Dead fish found on Lake Koocanusa

In late August, there were reports of dead fish on Lake Koocanusa.

In late August, there were reports of dead fish on Lake Koocanusa, a scene similar to one that occurred on the lake two years ago.

It’s not entirely understood what is causing the death of thousands of kokanee salmon, but one fisheries biologist has a theory.

Mike Hensler, who works out of the Libby Field Station, said typically, this type of occurrence isn’t uncommon in large lakes, especially when it comes to kokanee salmon.

“They are relatively fragile fish – canary in a coalmine type of thing,” Hensler told The Free Press. “They are susceptible to dramatic changes more so than other fish are, and when we see these kinds of occurrences, it’s usually associated with hot, calm weather followed by a fairly dramatic storm event.”

The event in this recent occurrence was a heavy rainstorm that hit the area on Aug. 21.

Hensler said what he’s seeing is dead and dying fish on top of the surface of the lake with enlarged gas bladders.

Hensler said the kokanee are limnetic fish, which means they’re out in the middle of the lake most of the time, where other fish are not so they won’t be in the zone where the die-offs are occurring.

“When we were able to sample them as they were dying to see what was happening internally, what we’re finding was they had troubles with their GI track – with the digestive system – so they were sick,” he said. “Now, how they got sick, we don’t know because we never really found full stomachs, but they ingested something that’s a gas.”

There is possibly an algae of sorts is at the surface of the water the kokanee are getting into, but Hensler said that’s just a guess.

This time of year, especially in the evening, there are lots of fish at the surface and because it’s had the summer to heat up, surface temperatures can be lethal, Hensler said, adding the last time they checked the lake’s surface temperature, it was between 71 and 72 degrees Fahrenheit.

While that temperature could be lethal, Hensler said fish have the ability to dive back down into cooler water, but when a fish gets sick, it loses its ability to keep its place in the water column and if this happens, as they go back up towards the surface, their gas bladders expand and a sick or disoriented fish can no longer dive or swim down to decrease the pressure.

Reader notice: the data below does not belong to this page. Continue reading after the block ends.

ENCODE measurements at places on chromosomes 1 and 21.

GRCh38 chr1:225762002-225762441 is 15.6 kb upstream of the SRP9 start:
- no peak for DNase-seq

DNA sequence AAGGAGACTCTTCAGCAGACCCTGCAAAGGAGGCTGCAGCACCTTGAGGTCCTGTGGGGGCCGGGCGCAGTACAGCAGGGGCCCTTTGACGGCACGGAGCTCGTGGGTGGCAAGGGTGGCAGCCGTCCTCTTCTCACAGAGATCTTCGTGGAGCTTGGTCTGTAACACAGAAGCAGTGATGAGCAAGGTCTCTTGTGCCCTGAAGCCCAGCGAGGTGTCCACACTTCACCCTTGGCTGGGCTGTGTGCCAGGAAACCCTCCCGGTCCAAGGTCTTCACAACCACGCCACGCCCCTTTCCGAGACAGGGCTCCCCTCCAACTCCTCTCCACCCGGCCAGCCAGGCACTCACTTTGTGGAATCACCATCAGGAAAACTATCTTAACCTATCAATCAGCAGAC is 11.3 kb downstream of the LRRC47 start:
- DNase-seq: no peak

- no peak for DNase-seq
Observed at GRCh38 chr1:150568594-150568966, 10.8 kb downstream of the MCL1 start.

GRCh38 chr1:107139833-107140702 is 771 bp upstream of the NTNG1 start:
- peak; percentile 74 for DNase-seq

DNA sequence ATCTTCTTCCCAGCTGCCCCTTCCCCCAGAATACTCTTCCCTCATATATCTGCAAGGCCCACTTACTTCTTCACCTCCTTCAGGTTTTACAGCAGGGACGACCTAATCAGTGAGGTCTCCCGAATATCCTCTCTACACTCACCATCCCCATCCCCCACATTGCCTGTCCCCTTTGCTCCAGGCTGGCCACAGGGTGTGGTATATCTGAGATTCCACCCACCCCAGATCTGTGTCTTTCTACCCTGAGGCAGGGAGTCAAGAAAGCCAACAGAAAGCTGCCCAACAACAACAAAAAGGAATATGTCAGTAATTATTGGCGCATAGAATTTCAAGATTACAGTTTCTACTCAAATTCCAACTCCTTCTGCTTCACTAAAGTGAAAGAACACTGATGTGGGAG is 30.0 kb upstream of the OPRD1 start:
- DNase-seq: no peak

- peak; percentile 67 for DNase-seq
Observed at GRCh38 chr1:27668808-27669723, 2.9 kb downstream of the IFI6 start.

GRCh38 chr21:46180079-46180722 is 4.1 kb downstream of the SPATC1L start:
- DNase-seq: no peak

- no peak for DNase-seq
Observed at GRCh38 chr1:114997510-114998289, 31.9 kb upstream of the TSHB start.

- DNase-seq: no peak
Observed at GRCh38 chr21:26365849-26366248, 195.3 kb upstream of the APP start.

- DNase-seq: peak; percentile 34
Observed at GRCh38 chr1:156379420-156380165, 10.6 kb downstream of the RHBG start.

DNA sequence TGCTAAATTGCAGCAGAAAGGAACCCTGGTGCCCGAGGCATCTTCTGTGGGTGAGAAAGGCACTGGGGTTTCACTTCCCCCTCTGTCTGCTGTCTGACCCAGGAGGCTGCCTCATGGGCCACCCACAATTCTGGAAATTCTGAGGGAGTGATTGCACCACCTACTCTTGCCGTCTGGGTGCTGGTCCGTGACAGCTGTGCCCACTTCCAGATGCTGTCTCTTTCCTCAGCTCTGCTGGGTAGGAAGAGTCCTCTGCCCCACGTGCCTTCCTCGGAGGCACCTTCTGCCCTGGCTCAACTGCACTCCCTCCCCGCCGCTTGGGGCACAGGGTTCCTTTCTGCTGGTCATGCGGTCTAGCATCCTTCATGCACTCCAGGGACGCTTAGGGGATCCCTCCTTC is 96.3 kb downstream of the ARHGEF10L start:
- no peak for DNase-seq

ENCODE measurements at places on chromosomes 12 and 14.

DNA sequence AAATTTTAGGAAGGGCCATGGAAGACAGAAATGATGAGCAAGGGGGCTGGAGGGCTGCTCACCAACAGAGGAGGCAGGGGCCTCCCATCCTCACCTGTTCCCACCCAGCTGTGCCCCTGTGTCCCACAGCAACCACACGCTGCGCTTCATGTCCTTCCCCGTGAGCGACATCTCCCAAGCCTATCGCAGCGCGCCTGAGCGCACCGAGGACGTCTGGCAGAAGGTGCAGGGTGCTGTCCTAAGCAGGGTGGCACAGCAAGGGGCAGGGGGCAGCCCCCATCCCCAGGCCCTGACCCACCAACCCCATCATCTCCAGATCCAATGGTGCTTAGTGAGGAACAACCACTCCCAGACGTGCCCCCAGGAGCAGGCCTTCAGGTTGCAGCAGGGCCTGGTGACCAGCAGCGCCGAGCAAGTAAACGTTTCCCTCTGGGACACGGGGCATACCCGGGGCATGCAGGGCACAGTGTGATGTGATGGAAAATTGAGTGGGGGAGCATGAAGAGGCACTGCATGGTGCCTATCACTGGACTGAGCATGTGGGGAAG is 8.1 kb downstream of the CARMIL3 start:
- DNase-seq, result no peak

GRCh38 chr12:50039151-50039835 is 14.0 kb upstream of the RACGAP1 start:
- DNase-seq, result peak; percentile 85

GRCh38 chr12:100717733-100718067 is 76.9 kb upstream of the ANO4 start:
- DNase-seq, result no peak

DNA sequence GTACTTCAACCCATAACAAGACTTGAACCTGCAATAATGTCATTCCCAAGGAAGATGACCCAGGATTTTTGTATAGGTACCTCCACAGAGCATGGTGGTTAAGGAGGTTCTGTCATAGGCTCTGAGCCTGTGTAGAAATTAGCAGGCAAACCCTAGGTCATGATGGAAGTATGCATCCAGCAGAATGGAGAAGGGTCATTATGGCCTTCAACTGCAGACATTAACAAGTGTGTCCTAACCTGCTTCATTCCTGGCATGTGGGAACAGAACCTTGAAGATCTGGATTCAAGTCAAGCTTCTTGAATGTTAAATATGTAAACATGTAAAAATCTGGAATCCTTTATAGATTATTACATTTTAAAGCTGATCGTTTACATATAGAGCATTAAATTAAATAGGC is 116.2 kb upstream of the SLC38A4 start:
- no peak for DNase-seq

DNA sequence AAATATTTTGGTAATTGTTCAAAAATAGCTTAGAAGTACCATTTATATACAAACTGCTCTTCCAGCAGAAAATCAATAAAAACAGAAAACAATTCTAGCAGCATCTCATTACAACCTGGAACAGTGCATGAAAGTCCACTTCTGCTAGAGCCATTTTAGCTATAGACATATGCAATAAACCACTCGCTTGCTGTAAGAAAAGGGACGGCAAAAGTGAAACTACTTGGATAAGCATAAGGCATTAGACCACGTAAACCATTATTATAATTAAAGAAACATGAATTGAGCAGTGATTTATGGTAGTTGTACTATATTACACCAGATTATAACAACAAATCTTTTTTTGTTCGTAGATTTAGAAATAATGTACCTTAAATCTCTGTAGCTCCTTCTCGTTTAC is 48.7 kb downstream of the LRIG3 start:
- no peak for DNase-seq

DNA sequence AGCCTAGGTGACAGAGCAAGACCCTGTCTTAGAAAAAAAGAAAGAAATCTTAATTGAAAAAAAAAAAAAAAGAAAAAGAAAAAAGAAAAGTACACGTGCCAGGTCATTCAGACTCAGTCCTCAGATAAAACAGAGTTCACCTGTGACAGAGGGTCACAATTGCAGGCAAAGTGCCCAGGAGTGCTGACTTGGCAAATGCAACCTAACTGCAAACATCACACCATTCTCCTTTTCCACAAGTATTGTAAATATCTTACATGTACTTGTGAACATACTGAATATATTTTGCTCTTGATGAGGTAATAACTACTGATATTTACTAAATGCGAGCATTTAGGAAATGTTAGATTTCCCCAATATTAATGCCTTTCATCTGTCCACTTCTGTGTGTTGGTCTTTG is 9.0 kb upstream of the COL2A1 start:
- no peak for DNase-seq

“It looks like the actual death has to do with warm water at the surface, but the reason they’re at the surface is still one of those – its’ a guess – and our guess is that there’s something there; something that they’ve ingested that’s causing them to get disoriented and sick.”

As far as he knows, Hensler said the water is safe to swim in, and should someone eat a kokanee, he suggests cooking it well but said there’s no indication suggesting that whatever is causing the die-off is harmful to humans.

While there were several thousand kokanee that died earlier this summer, Hensler said considering there are millions in Koocanusa Lake, it’s nothing to be alarmed about.

“Even if 10-20 thousands of them perish, it’s not the end of the world for kokanee in Koocanusa. It’s hard to say if this is a natural phenomenon, but it looks like it is,” he said, adding it tends to be something that happens in big lakes.


Just Posted

Fernie local apprehended after break and enter

Elk Valley RCMP Early in the morning of Saturday, March 17, an… Continue reading

Former Riders coach reflects

Mohr looking for new opportunities after contract ends

Athletes ready for world stage

Three Fernie athletes to compete in the world’s biggest junior freeride competition.

Hydro prices to surge

Elk Valley businesses brace for 3 per cent Hydro rate increase.

Elk Valley rallies for car fire victim

Aussie loses everything in car fire

Ottawa proposes restricted pot labels, packages

Packaging will include red stop sign with marijuana leaf and ‘THC’

Pro-Trump protest sign with F-word is OK, court rules

Judges say Ontario man can protest publicly, even using vulgar language

Sparwood skaters impress

Club farewells coach

Army cadets test survival skills

Cadets endure -18C conditions

Exhibition builds compassion

Opioid use in focus

Medicinal cannabis patient shares story

Fernie mom spreads compassion

Epic deal for FAR

RCR signs new partnership

VIDEO: Police officer looking for distracted drivers gets hit by truck

Road safety investigator clipped by trailer while patrolling busy intersection

YVR wants you to help name three new puppies

Say hello to the Vancouver Airport’s new assistance pups

Most Read